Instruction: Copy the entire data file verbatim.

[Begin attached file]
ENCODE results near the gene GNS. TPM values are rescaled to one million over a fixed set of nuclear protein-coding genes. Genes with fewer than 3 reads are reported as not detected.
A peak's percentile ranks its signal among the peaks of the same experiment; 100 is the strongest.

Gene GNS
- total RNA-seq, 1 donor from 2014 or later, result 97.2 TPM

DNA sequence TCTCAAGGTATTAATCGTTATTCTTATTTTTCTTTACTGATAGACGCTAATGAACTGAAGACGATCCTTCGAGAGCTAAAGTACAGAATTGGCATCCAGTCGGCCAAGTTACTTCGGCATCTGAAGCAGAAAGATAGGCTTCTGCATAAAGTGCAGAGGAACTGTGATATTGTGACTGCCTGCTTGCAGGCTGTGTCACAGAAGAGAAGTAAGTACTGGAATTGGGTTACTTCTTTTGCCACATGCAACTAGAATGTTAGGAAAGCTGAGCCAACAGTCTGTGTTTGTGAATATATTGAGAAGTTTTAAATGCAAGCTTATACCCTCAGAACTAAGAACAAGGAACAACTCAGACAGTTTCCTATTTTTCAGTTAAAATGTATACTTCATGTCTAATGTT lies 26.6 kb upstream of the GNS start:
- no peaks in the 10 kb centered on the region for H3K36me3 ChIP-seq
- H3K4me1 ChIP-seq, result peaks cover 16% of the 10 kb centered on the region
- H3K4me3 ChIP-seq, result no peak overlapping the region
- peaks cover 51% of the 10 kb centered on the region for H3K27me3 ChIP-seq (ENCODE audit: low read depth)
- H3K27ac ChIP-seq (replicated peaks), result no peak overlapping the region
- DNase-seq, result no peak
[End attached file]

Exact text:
ENCODE results near the gene GNS. TPM values are rescaled to one million over a fixed set of nuclear protein-coding genes. Genes with fewer than 3 reads are reported as not detected.
A peak's percentile ranks its signal among the peaks of the same experiment; 100 is the strongest.

Gene GNS
- total RNA-seq, 1 donor from 2014 or later, result 97.2 TPM

DNA sequence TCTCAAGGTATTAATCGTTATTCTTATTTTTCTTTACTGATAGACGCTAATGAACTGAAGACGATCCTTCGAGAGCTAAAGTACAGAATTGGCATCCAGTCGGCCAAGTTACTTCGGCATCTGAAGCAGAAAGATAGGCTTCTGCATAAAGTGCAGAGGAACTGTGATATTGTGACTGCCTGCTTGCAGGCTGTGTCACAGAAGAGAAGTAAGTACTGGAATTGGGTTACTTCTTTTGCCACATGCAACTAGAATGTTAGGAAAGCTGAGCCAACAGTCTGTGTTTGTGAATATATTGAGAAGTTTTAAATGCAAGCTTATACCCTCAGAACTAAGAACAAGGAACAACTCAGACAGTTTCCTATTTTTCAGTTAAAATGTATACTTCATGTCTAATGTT lies 26.6 kb upstream of the GNS start:
- no peaks in the 10 kb centered on the region for H3K36me3 ChIP-seq
- H3K4me1 ChIP-seq, result peaks cover 16% of the 10 kb centered on the region
- H3K4me3 ChIP-seq, result no peak overlapping the region
- peaks cover 51% of the 10 kb centered on the region for H3K27me3 ChIP-seq (ENCODE audit: low read depth)
- H3K27ac ChIP-seq (replicated peaks), result no peak overlapping the region
- DNase-seq, result no peak